Mikey Garcia joins a rare class of fighters
By Hector Franco
February 1, 2017
Last Saturday at the MGM Grand in Las Vegas Mikey Garcia put his name on the top of the lightweight division by emphatically knocking out Dejan Zlaticanin to win the WBC lightweight title. With the victory, Garcia is now a three-division champion and considered to be one of the most technically proficient fighters in the sport. He fights in the same manner as a prime Juan Manuel Marquez or Ricardo Lopez.
Now that Mikey Garcia is a champion in the lightweight division there are many fights available to him that fans would love to see. In March, Jorge Linares (41-3, 27 KOs) will face Anthony Crolla (31-5-3, 13KOs) for the second time for the WBA and Ring Magazine lightweight titles. If Linares is once again successful in defeating Crolla, a fight between the two Latino fighters would be highly anticipated. WBO lightweight champion Terry Flanagan (31-0, 12 KOs) will likely be defending his title next against longtime lightweight contender Petr Petrov (38-4-2, 19 KOs).
The biggest threat to Garcia may be IBF lightweight champion Robert Easter (18-0, 14 KOs). His size and length along with his ability to hit and move would be a stiff challenge to overcome for any lightweight. There have also been some talks about possible future fights with fighters that are with Garcia’s former promoter Top Rank. Fights with Vasyl Lomachenko and Terence Crawford would be big fights that could be promoted as huge events. But these fights have obstacles because of Garcia's history with Top Rank.
With the victory over Zlaticanin, Garcia has accomplished something that is rare in the sport of boxing. A fighter’s prime can last for only so long and to take off over two years in the sport could prove to be a disaster for most fighters. There is, however, a precedent for fighters taking an extended time off to come back to championship form.
Most recently just like Garcia, Andre Ward returned in the summer of 2015 after almost a two-year layoff due to promotional issues. Ward fought three times in 2016 and in his last fight with Sergey Kovalev he won a controversial decision to become the light heavyweight champion. Now retired Floyd Mayweather (49-0, 26 KOs) also returned from an almost two-year retirement in 2007 to take on Juan Manuel Marquez in 2009.
Tijuana, Mexico native Erik Morales (52-9, 36 KOs) returned from a more than two-year absence fro the ring in 2010 to eventually win the vacant WBC title at 140-pounds in 2011. The late great Johnny Tapia (59-5-2, 30 KOs) returned from an almost four-year departure from the sport to become a world champion and famously have a showdown for the best fighter from New Mexico against Danny Romero (45-5-2, 38 KOs) in 1997.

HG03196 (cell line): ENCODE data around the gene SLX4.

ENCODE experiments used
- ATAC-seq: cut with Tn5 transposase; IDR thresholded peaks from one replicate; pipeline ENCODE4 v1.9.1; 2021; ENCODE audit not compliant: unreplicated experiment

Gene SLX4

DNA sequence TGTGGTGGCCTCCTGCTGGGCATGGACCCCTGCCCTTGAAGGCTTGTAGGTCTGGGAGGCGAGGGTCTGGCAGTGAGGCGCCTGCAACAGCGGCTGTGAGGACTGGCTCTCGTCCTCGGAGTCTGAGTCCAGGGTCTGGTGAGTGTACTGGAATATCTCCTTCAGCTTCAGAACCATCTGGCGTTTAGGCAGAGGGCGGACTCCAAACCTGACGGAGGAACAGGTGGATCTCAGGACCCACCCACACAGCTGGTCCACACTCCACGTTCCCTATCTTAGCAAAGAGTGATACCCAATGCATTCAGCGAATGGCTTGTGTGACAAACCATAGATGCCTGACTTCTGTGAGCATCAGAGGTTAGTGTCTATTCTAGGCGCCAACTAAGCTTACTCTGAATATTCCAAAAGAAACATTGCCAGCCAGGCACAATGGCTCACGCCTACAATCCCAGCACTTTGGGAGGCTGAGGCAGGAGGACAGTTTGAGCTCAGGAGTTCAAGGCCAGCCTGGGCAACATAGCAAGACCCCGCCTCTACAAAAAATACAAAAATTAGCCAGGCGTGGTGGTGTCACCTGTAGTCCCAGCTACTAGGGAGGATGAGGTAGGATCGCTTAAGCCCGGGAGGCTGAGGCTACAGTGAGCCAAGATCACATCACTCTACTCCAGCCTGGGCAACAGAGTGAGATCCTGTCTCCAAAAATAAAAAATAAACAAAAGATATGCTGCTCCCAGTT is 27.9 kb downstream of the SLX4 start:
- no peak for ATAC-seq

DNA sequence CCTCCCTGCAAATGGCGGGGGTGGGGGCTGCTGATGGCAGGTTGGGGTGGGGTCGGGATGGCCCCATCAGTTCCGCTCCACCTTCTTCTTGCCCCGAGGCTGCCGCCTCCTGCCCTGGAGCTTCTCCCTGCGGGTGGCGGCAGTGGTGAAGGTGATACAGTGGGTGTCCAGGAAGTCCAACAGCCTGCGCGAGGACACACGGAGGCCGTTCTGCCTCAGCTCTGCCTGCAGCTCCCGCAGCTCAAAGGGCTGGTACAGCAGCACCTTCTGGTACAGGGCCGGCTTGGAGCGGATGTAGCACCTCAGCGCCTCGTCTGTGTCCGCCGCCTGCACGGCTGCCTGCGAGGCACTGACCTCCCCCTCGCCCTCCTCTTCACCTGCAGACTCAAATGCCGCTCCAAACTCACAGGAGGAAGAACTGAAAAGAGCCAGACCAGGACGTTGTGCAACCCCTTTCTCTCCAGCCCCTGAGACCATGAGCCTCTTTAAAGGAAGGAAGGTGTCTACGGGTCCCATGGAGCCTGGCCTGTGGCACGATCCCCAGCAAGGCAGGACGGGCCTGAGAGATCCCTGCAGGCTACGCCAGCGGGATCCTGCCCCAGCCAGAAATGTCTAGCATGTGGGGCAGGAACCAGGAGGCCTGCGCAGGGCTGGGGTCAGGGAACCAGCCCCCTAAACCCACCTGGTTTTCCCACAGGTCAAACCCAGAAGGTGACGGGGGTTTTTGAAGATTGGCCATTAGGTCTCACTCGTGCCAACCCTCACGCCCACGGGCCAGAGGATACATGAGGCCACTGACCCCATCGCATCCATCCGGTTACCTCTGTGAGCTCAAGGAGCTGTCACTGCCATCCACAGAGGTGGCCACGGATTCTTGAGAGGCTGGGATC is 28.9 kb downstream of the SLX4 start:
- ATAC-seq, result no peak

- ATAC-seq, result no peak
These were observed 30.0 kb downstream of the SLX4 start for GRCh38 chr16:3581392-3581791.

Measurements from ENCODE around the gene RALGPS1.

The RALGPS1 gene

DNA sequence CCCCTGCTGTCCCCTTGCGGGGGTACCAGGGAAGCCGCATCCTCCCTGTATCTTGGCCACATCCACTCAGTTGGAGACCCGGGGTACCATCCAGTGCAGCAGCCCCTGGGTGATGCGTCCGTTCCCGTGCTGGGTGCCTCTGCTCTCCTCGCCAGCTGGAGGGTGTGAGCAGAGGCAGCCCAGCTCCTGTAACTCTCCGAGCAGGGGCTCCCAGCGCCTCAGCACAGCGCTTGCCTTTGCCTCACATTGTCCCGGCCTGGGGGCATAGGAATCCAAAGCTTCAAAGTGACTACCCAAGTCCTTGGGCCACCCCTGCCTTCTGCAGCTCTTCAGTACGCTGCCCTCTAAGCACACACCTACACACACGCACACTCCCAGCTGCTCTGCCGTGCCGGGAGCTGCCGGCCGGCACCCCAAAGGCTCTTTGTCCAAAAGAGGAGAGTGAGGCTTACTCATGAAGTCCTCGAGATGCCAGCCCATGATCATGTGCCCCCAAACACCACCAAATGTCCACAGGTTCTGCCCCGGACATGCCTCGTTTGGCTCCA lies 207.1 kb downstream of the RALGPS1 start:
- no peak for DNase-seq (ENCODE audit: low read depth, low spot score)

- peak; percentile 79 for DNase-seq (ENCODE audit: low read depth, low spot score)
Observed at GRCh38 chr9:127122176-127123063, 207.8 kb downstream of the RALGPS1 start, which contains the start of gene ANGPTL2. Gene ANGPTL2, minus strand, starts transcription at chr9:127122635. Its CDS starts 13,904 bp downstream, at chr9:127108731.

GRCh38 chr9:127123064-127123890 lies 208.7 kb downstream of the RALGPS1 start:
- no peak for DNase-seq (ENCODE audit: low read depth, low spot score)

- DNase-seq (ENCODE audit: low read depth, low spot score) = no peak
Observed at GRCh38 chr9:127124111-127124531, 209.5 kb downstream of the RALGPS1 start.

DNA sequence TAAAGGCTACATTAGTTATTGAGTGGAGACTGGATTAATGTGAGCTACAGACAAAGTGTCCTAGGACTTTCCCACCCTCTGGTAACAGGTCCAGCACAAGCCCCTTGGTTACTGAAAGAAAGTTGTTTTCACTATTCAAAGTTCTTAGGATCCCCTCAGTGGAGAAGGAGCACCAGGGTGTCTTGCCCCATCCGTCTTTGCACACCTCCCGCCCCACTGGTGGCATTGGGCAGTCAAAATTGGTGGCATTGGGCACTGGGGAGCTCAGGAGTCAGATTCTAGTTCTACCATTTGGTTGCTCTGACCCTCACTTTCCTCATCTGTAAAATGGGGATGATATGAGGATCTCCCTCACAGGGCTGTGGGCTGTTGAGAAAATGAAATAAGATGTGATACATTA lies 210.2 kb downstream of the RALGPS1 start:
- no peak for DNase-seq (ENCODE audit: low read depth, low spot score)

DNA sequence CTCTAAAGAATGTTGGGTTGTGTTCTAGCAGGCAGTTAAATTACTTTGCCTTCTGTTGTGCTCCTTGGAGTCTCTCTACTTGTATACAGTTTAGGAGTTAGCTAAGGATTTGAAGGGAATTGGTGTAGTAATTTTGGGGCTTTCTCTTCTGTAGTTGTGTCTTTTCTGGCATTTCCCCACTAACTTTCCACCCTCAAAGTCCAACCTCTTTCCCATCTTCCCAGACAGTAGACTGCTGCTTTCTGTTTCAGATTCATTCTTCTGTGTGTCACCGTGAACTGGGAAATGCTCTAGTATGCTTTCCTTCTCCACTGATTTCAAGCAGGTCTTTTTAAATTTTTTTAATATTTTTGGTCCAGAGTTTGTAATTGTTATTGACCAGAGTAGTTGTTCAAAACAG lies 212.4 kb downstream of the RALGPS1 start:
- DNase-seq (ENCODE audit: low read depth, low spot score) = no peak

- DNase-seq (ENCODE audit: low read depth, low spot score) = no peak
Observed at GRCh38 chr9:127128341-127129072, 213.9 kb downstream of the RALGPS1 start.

One of the most important returns to the sport is that of Sugar Ray Leonard (36-3-1, 25 KOs) who returned from the sport after three years out of the ring. Leonard in 1984 faced Kevin Howard in a subpar performance where afterward he officially announced his retirement. A few years later in 1987, Leonard decided to return to the ring to take on middleweight king, Marvin Hagler. Leonard would go on to win a controversial decision over Hagler and win titles at super middleweight and light heavyweight.
The heavyweight division may be boxing’s most historic division and is no stranger to having successful comebacks by former champions. Vitali Klitschko (45-2, 41 KOs) retired in 2004 as the WBC heavyweight champion and then returned in 2008 to regain the title he never lost. The most well-known athlete in the world Muhammad Ali (56-5, 37 KOs) also returned from a three-year forced absence from the ring to regain the heavyweight title and fight in what most consider to be the best era in heavyweight boxing history.
The greatest comeback in the history of the sport may have been that of George Foreman (76-5, 68 KOs). Foreman initially retired in 1977 after a loss to Jimmy Young in Puerto Rico. He returned ten years later in 1987 and began his ascent back up the heavyweight rankings to earn a title shot against Evander Holyfield in 1991. Foreman wasn’t successful on that night, but a little over three years later he faced Michael Moorer to become the oldest heavyweight champion in boxing history.
Garcia may have lost a few years of his prime in staying out of the ring for more than two years, but he was always a boxer who treated the sport as a job rather than a passion. The two years away may have invigorated Garcia and ignited a fire for the sport that wasn’t there before. In his return, Garcia can showcase his skills against the best opponents available. The level of skill Garcia has shown thus far may prove that he is better now than he ever has been.
(Featured Photo: Ed Mulholland/HBO)